KANNADY v. USA, No. 1:2015cv00050 - Document 17 (Fed. Cl. 2015)
Court Description: REPORTED OPINION granting 7 Motion to Dismiss - Rule 12(b)(1) The Clerk is directed to enter judgment. Signed by Senior Judge Eric G. Bruggink. (jpk1) Copy to parties.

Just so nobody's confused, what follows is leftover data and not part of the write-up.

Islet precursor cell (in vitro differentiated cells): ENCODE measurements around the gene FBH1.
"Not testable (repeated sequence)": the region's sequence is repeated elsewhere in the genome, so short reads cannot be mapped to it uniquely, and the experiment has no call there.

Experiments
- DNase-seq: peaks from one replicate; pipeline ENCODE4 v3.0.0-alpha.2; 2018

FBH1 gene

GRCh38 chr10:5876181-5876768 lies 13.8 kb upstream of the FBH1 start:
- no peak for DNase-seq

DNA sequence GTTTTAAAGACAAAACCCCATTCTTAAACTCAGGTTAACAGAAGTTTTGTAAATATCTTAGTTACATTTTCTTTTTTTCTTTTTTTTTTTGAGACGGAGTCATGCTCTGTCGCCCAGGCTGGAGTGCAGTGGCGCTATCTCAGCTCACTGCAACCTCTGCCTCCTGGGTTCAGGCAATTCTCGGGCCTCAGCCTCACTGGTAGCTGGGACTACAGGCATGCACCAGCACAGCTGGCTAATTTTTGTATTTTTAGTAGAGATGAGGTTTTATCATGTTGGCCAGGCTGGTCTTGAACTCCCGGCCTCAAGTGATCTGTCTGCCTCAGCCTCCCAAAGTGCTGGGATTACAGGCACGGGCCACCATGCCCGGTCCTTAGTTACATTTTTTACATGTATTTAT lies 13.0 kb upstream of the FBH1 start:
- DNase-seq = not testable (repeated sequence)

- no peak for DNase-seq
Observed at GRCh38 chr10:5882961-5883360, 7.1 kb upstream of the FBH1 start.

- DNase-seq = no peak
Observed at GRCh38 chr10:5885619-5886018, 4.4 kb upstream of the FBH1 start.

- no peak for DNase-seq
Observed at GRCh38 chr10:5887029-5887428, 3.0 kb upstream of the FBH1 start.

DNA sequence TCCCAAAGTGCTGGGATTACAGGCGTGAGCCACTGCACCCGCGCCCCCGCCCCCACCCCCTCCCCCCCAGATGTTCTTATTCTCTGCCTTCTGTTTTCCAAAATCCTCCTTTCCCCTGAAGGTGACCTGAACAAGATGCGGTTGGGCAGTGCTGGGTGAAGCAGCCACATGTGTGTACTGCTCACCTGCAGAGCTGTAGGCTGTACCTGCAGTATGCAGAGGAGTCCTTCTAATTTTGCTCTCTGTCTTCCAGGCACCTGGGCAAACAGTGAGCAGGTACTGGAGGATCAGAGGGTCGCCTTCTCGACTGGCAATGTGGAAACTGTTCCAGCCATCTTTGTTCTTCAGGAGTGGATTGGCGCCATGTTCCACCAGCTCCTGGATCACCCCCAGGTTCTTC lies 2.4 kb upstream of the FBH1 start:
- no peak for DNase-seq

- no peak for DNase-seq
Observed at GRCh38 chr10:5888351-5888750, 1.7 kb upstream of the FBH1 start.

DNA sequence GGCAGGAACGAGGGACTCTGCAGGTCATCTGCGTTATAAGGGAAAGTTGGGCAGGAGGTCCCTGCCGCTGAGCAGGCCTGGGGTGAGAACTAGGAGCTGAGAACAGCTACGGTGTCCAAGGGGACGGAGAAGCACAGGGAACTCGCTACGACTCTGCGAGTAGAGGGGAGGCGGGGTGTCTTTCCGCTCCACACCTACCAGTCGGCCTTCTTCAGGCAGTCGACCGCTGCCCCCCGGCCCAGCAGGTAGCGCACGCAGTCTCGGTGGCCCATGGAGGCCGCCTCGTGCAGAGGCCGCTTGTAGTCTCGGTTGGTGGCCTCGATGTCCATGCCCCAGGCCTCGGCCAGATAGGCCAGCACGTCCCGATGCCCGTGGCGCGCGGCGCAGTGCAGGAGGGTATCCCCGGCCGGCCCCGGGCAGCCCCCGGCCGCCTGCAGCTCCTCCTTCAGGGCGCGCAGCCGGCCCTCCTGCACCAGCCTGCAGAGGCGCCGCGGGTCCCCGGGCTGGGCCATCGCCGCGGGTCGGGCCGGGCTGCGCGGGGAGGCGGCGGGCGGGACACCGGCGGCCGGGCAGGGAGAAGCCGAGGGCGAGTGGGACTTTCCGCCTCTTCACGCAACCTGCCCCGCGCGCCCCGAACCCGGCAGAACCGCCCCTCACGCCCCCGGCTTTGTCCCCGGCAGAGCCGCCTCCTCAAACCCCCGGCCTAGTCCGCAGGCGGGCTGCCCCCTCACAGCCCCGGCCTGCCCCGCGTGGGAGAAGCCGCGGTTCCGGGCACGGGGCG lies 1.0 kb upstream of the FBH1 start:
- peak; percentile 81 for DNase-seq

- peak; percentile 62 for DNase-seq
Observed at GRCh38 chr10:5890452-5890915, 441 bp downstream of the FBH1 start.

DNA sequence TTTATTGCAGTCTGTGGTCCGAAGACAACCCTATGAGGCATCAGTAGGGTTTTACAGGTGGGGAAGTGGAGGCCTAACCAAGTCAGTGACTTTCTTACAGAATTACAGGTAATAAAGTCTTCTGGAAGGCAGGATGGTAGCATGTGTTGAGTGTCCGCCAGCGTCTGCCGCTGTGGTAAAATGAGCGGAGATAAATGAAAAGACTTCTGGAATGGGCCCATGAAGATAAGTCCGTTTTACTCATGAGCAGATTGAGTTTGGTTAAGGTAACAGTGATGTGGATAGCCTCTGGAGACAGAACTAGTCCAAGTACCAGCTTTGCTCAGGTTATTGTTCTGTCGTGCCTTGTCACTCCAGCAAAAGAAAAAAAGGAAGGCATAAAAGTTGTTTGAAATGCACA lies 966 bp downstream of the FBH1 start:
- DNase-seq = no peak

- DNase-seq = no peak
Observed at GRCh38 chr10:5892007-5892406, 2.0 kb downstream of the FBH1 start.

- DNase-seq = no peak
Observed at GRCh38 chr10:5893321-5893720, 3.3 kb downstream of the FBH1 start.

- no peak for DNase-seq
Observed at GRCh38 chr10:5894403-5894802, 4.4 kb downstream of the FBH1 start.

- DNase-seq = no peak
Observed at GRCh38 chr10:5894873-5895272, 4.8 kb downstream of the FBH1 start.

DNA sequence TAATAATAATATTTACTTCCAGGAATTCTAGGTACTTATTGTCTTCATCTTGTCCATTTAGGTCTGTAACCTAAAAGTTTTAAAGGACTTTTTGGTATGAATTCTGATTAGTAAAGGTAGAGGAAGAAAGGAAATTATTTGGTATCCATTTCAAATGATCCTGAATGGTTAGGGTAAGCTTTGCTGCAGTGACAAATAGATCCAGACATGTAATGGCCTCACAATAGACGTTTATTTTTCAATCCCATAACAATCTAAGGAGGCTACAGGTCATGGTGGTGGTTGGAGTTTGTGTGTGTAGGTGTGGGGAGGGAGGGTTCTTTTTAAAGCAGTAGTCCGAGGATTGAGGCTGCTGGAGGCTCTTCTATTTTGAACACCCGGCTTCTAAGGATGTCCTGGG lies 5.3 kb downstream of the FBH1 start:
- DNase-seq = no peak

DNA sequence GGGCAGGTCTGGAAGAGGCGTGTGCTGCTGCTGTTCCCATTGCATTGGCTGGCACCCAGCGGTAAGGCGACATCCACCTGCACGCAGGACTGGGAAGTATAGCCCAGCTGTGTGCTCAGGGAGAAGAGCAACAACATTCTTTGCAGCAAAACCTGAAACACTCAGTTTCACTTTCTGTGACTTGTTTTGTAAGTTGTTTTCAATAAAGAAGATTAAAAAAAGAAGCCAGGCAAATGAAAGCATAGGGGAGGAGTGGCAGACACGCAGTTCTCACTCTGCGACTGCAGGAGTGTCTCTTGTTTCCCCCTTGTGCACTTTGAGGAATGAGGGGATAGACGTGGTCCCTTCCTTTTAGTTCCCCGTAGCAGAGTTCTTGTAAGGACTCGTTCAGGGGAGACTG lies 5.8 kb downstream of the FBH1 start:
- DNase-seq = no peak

KANNADY v. USA Doc. 17 In the United States Court of Federal Claims No. 15-50 C (Filed: November 20, 2015) ********************** CHRISTOPHER L. KANNADY, Plaintiff, 42 U.S.C. § 3374(f); prohibition of judicial review; RCFC 12(b)(1) v. THE UNITED STATES, Defendant. ********************** Eric S. Montalvo, Washington, DC, for plaintiff. Jessica L. Cole, Trial Attorney, United States Department of Justice, Civil Division, Commercial Litigation Branch, Washington, DC, with whom were Benjamin C. Mizer, Principal Deputy Assistant Attorney General, Robert E. Kirschman, Jr., Director, Bryant G. Snee, Deputy Director. OPINION Plaintiff Christopher Kannady, currently a Major in the Air National Guard, challenges a decision by the Deputy Under Secretary of Defense to deny reimbursement for mortgage interest, taxes, and hazard insurance premiums allegedly owed to him under 42 U.S.C. § 3374 (2012). Pending are defendant’s motion to dismiss pursuant to Rules of the United States Court of Federal Claims (“RCFC”) 12(b)(1) and (6) and plaintiff’s motion for judgment on the administrative record. Oral argument is deemed unnecessary. Because the governing statute, 42 U.S.C. § 3374, precludes judicial review of the denial, defendant’s motion to dismiss pursuant to RCFC Rule 12(b)(1) is granted. BACKGROUND In 1966, Congress passed the Demonstration Cities and Metropolitan Development Act, which authorized the Homeowner’s Assistance Program (“HAP”). HAP was created as a financial safety net for eligible military and civilian federal employees whose property value had been adversely affected Dockets.Justia.com by specific events such as base closures or a reduction-in-scope of operations. See 42 U.S.C. § 3374; see also 32 C.F.R. § 239.1(a) (2011). In 2009, as part of the American Recovery and Reinvestment Act (“ARRA”), Public Law 111-5, Congress temporarily expanded HAP to provide assistance to additional categories of claimants including service member homeowners undergoing Permanent Change of Station moves during the mortgage crisis. See 32 C.F.R. § 239.1. This ARRA-enlarged program is known as “Expanded HAP.” Id. Applicants who qualified for Expanded HAP because of permanent reassignment needed to postmark their applications no later than September 30, 2012. See 32 C.F.R. § 239.6 (a)(4). As amended by Section 1001 of the ARRA, 42 U.S.C. § 3374 authorizes the Secretary of Defense, under specified conditions, to either (1) purchase a home that an eligible applicant is unable to sell; (2) reimburse the applicant for the closing costs plus an amount not to exceed the difference between the applicable percentage of the Prior Fair Market Value (“PRMV”) and the sales price; or (3) pay the applicant’s legally enforceable liabilities directly associated with a foreclosed mortgage. See 32 C.F.R. § 239.5(a). In 2006, plaintiff purchased a home near the Marine Corps Recruit Depot in Parris Island, South Carolina while on active duty with the Marine Corps. In 2008, plaintiff received Permanent Change of Station (“PCS”) orders, which transferred him to the Pentagon in Washington, D.C. In light of his PCS orders, plaintiff applied for assistance from Expanded HAP on June 23, 2009. Eventually1 , plaintiff found a private buyer, and the Army determined that the gross amount due to plaintiff was $203,186.40 pursuant to 32 C.F.R. 1 Although plaintiff and defendant both state that the government acquired title to plaintiff’s home on June 23, 2010, the facts in the record do not support that allegation. Rather, the plaintiff’s contract to sell his home establishes that he sold his home to a private buyer on December 31, 2009. See PA 6. Although it appears that plaintiff originally requested “government acquisition” of his home in his original June 23, 2009, application for Expanded HAP, subsequent developments must have paved the way for a private party to purchase the home on December 31, 2009. Therefore, the Navy agreed to reimburse plaintiff for certain losses “not to exceed the difference between the applicable percent of the PFMV and the sales price.” 32 C.F.R. § 239.5 (a)(2). In plaintiff’s memorandum in opposition to defendant’s motion to dismiss, plaintiff acknowledges that he “did sell his house to a private party . . . .” Pl.’s Opp. 9 (emphasis in original). 2 § 239.5 (a)(2). See PA 13. Plaintiff, however, believed that he was also entitled to reimbursement for additional categories of home-related expenses. On July 23, 2010, plaintiff filed an appeal with the Deputy Under Secretary of Defense for Installations & Environment, asserting that the Army owed him for the mortgage interest, taxes, and hazard insurance premiums that he paid from the date of receipt of the application for benefits through the date the government acquired his property. See PA 23. Plaintiff alleged that the Army owed him an additional sum of approximately $15,500.00. See id. On May 2012, the Office of the Under Secretary of Defense denied his appeal. See PA 32. On January 20, 2015, plaintiff filed the instant complaint, alleging that the Secretary’s administration of the HAP is discriminatory against military service members and that the handing of his HAP application was arbitrary and capricious in that it denied him reimbursement for mortgage interest, property taxes, and hazard insurance premiums paid between June 23, 2009 and June 23, 2010. DISCUSSION Defendant moved to dismiss plaintiff’s claims for lack of subject matter jurisdiction and for failure to state a claim upon which relief can be granted. Pursuant to 12(b)(1), defendant moved to dismiss plaintiff’s reimbursement claim because the statute authorizing HAP and Expanded HAP explicitly precludes judicial review of a benefit determination. Defendant argues that the language of 42 U.S.C. § 3374(f) clearly evinces Congress’s intent to prevent judicial review of the Secretary’s determinations. The statute provides that “all the determinations and decisions . . . by the Secretary of Defense regarding such payments and conveyances and the terms and conditions under which they are approved or disapproved, shall be final and conclusive and shall not be subject to judicial review.” 42 U.S.C. § 3374(f). In plaintiff’s Opposition to Defendant’s Motion to Dismiss, plaintiff acknowledges that the authorizing statute precludes judicial review of the Secretary’s determinations, but endeavors to distinguish his complaint from a request to review a determination by the Secretary by emphasizing that he already received approval for HAP funds. It was only later that his reimbursement request was denied. As such, he “is not asking this Court to review his benefit determination or the factual underpinnings of the matter.” Pl.’s Opp. 5. He asserts that the bar against judicial review found in the 3 applicable statute does not apply because he “is simply asking the Court to correct the government’s failure of payment for benefits it determined [he] is eligible to receive.” Pl.’s Opp. 6. Plaintiff notes that the Navy made the proper initial decision to grant him the funds through Expanded HAP but then erred by not reimbursing him for the full range of expenses. In sum, plaintiff asserts that the question of law raised by his claim – whether the Secretary misapplied the governing regulations to his reimbursement claim – is a proper subject for this court’s review. Generally, there is a presumption in favor of judicial review. See Abbott Labs. v. Gardner, 387 U.S. 136, 141 (1967). The presumption, however, is overcome “whenever the congressional intent to preclude judicial review is ‘fairly discernible in the statutory scheme.’” Block v. Cmty. Nutrition Inst., 467 U.S. 340, 351 (1984) (quoting Data Processing Service v. Camp, 397 U.S. 150, 157 (1970)). In other words, if there is a “persuasive reason to believe” that Congress purposed to preclude judicial review, then courts will not review the matter. See Abbot Labs., 387 U.S. at 140. Here, the applicable portion of 42 U.S.C. § 3374, which is the statute authorizing HAP and Expanded HAP, provides the following: The title to any property acquired under this section, the eligibility for, and the amounts of, cash payable, and the administration of the preceding provisions of this section, shall conform to such requirements, and shall be administered under such conditions and regulations, as the Secretary of Defense may prescribe. Such regulations shall also prescribe the terms and conditions under which payments may be made and instruments accepted under this section, and all the determinations and decisions made pursuant to such regulations by the Secretary of Defense regarding such payments and conveyances and the terms and conditions under which they are approved or disapproved, shall be final and conclusive and shall not be subject to judicial review. 42 U.S.C. § 3374 (f). In light of the comprehensive prohibition in the statute, we agree with defendant that the statute specifically prohibits our review. Although plaintiff endeavors to side-step the statute’s bar against judicial review, he fails to demonstrate that his claim does not qualify as a “determination and decision made pursuant to such regulations by the Secretary of Defense regarding such payments and conveyances and the terms 4 and conditions under which they are approved or disapproved.” Id. The statute clearly states that the Secretary’s decisions are immune from judicial review, and as such, this court does not have authority to subvert Congress’s unambiguous intent. We now turn to plaintiff’s claim that the Secretary’s application of HAP and its associated regulations discriminated against military service members. Defendant moved to dismiss this claim for lack of subject matter jurisdiction because this court does not have jurisdiction to entertain such a claim. See Wildman v. United States, 28 Fed. Cl. 494, 495 (1993) (citing Anderson v. United States, 22 Cl. Ct. 178, 179 n.2 (1990), aff’d, 937 F.2d 623 (Fed. Cir. 1991)). Also, defendant notes that plaintiff “does not cite a statute upon which he bases [his civil rights] allegation.” Def.’s Motion to Dismiss 9. Rather than contesting this argument further, plaintiff “concedes that this Court does not possess subject matter jurisdiction to hear the Civil Rights claim raised in his complaint.” Pl.’s Opp. 7. Therefore, we grant defendant’s motion to dismiss plaintiff’s civil rights claim for lack of subject matter jurisdiction. CONCLUSION Because it is clear that this court lacks jurisdiction to hear plaintiff’s reimbursement claims, it is unnecessary to make a determination regarding defendant’s 12(b)(6) motion to dismiss for failure to state a claim upon which relief can be granted.2 We grant defendant’s motion to dismiss for lack of jurisdiction. The Clerk is directed to dismiss the complaint for lack of jurisdiction and to enter judgment accordingly. No costs. s/ Eric G. Bruggink ERIC G. BRUGGINK Judge 2 Defendant moved to dismiss pursuant to RCFC Rule 12(b)(6) because plaintiff allegedly relied upon an outdated Army Corps of Engineers circular as grounds for his claim for additional reimbursements. We do not reach the merits on this argument because the motion is moot in light of defendant’s successful 12(b)(1) motion. 5